The 522GW isn’t the smallest dash cam out there and shares the same overall aesthetic as the rest of the Nextbase range. It’s a design language that’s starting to get dated compared to much more compact offerings from Garmin, for example. That said, it’s not ugly, and its size is partly due to the large screen on the back.
There are only two physical buttons on the Nextbase 522GW. There is a power button in the left corner and a red button centrally below the screen. This is used to manually record part of the footage – useful if you’ve anticipated an incident but were not directly involved, so that the camera’s g-sensor didn’t detect a collision and saved the video for you.
Everything else is controlled via the touchscreen or by talking to Alexa. Once set up, the Amazon voice assistant can be prompted to stop and start recording, turn the microphone on or off, and perform other simple actions. We feel this is more of a gimmick than a useful feature, as dash cams are usually devices that are set up once and left to do their thing with no further interaction, not least via Alexa.
The dashcam is set up and controlled using the MyNextbase app, which is free for iOS and Android. It all works fine, but is a bit clunky and not the most attractive – but again, this is common for dashcam apps, which often prioritize function over form.
The app is used to change video resolution (we prefer the extra pixels of 2K at 30 frames per second, but 1080p Full HD at a smoother 60fps is also available), and to decide what information you want in your footage such as GPS coordinates, speed, and a timestamp. Footage also includes a map and telemetry to show movement on the camera’s X, Y, and Z axes; such fine details could be helpful in determining the cause of a collision.
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Nextbase includes a USB cable and a 12V light plug adapter for powering the dashcam, along with a suction cup and windshield mount with an adhesive backing, so you can decide whether you want an easily removable or more permanent solution. There is also a tool to tuck the cable behind your car’s interior panels and headliner.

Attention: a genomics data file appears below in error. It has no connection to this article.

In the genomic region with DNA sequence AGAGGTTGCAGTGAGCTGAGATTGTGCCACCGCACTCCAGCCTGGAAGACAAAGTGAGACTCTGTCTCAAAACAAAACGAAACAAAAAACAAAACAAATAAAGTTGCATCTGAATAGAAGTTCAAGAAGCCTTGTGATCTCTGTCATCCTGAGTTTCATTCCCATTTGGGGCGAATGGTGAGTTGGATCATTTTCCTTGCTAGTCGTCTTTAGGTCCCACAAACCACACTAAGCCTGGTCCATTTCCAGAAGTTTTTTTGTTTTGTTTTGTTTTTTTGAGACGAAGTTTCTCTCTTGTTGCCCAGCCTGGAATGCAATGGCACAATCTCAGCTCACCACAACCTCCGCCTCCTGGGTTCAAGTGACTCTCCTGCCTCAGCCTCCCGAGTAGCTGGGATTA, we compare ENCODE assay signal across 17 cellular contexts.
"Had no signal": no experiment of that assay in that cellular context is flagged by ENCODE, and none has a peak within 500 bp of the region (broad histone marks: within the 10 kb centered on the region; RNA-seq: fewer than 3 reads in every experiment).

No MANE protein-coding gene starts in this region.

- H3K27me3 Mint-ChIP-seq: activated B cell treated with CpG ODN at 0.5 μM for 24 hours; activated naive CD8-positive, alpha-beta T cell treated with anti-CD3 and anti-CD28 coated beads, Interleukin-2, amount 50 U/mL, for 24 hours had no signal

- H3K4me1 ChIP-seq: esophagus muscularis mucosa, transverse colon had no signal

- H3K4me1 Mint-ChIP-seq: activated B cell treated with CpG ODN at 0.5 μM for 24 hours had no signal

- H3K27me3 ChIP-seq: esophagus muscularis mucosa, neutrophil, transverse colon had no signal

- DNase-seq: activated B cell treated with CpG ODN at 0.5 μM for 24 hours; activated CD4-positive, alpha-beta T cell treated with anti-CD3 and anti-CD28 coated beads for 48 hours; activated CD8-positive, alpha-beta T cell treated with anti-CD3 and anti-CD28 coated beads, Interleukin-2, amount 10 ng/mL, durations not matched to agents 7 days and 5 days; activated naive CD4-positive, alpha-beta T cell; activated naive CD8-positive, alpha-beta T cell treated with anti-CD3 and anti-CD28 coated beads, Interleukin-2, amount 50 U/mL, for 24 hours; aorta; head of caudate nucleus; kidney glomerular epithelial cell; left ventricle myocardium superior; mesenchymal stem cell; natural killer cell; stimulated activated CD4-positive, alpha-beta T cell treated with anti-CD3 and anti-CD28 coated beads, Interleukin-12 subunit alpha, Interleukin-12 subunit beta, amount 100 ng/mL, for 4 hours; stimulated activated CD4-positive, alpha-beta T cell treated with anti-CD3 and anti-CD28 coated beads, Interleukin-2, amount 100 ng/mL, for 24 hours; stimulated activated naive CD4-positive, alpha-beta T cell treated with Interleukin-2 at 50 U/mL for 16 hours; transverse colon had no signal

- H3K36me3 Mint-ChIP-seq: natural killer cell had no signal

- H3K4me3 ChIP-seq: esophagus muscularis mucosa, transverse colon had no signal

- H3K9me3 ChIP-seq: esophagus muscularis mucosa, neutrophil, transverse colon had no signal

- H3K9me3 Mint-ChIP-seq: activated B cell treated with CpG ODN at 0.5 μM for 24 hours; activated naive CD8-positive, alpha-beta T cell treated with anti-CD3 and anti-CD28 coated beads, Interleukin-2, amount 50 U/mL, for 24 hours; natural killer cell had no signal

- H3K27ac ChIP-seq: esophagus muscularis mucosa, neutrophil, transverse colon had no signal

The 522GW has a parking mode, which uses its own battery to keep the g-sensor alive while your car is parked and turned off. Then, when a collision is detected, the camera comes to life and records footage for three minutes, trying to capture the aftermath of a parking push or attempted theft.
As for video footage itself, the Nextbase 522GW does a pretty good job and is one of the better dashcams we’ve used in recent years. The exposure is well controlled to ensure good detail in both shadows and highlights, while the integrated polarizing lens helps reduce glare from the windshield on sunny days. The lens rotates so you can adjust how effective it is.
The 140-degree lens isn’t as wide as some other options, such as Garmin’s 180-degree dashcams. But we still found the Nextbase’s view to be wide enough to provide a full view over the front of our car, and without distortion.
Our only concern is how the camera’s image stabilization works. We’ve used other Nextbase dashcams before with no problems, but testing this 522GW with our (admittedly brisk-driving) car, a Mazda MX-5, caused the images to rock back and forth, as the image stabilization fought against the jitters of the car. Our car. This was especially evident at a standstill with the engine running, but the visuals were smoothed out again on the move.
We must emphasize that this has to do with the solid handling of the car used in our test, and not with the camera itself.
One feature that sets the 522GW apart from some rivals is an emergency SOS response. If a particularly severe impact is detected, the dashcam will first attempt to get a response from the driver. If not, it will use your Bluetooth-connected smartphone to call emergency services and use the dashcam’s built-in GPS to share your location. It can also share medical data such as blood type, allergies and medical history as long as you have added it to the Nextbase app beforehand.